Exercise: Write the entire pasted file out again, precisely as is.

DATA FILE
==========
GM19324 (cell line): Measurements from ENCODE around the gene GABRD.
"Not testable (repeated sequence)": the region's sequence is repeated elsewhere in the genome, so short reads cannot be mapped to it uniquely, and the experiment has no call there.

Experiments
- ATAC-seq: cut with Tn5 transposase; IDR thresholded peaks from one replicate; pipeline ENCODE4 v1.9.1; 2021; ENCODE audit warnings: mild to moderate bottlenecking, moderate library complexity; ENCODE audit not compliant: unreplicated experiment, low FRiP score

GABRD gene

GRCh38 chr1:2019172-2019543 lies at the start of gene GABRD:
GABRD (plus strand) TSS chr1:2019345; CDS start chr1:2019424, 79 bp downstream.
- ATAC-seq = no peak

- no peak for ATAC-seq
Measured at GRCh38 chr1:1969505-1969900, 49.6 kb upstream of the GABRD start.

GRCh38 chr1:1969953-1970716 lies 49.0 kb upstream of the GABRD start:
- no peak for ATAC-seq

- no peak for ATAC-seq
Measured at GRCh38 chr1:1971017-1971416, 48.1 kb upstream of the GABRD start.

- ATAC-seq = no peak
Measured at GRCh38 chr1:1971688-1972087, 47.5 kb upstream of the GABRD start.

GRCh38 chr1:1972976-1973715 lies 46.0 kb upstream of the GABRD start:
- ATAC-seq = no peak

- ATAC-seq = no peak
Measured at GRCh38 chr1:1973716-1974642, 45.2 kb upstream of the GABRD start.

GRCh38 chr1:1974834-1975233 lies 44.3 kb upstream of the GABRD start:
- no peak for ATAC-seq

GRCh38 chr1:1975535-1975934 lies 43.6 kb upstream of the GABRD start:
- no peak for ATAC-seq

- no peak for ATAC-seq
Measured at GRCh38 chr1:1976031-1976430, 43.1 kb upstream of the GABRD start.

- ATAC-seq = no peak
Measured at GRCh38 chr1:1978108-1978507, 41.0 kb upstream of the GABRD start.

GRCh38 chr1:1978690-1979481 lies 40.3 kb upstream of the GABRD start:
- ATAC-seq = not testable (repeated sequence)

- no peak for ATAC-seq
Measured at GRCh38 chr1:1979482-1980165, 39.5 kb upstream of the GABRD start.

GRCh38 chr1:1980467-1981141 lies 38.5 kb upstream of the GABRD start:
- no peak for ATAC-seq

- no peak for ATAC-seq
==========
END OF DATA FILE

GM19324 (cell line): Measurements from ENCODE around the gene GABRD.
"Not testable (repeated sequence)": the region's sequence is repeated elsewhere in the genome, so short reads cannot be mapped to it uniquely, and the experiment has no call there.

Experiments
- ATAC-seq: cut with Tn5 transposase; IDR thresholded peaks from one replicate; pipeline ENCODE4 v1.9.1; 2021; ENCODE audit warnings: mild to moderate bottlenecking, moderate library complexity; ENCODE audit not compliant: unreplicated experiment, low FRiP score

GABRD gene

GRCh38 chr1:2019172-2019543 lies at the start of gene GABRD:
GABRD (plus strand) TSS chr1:2019345; CDS start chr1:2019424, 79 bp downstream.
- ATAC-seq = no peak

- no peak for ATAC-seq
Measured at GRCh38 chr1:1969505-1969900, 49.6 kb upstream of the GABRD start.

GRCh38 chr1:1969953-1970716 lies 49.0 kb upstream of the GABRD start:
- no peak for ATAC-seq

- no peak for ATAC-seq
Measured at GRCh38 chr1:1971017-1971416, 48.1 kb upstream of the GABRD start.

- ATAC-seq = no peak
Measured at GRCh38 chr1:1971688-1972087, 47.5 kb upstream of the GABRD start.

GRCh38 chr1:1972976-1973715 lies 46.0 kb upstream of the GABRD start:
- ATAC-seq = no peak

- ATAC-seq = no peak
Measured at GRCh38 chr1:1973716-1974642, 45.2 kb upstream of the GABRD start.

GRCh38 chr1:1974834-1975233 lies 44.3 kb upstream of the GABRD start:
- no peak for ATAC-seq

GRCh38 chr1:1975535-1975934 lies 43.6 kb upstream of the GABRD start:
- no peak for ATAC-seq

- no peak for ATAC-seq
Measured at GRCh38 chr1:1976031-1976430, 43.1 kb upstream of the GABRD start.

- ATAC-seq = no peak
Measured at GRCh38 chr1:1978108-1978507, 41.0 kb upstream of the GABRD start.

GRCh38 chr1:1978690-1979481 lies 40.3 kb upstream of the GABRD start:
- ATAC-seq = not testable (repeated sequence)

- no peak for ATAC-seq
Measured at GRCh38 chr1:1979482-1980165, 39.5 kb upstream of the GABRD start.

GRCh38 chr1:1980467-1981141 lies 38.5 kb upstream of the GABRD start:
- no peak for ATAC-seq

- no peak for ATAC-seq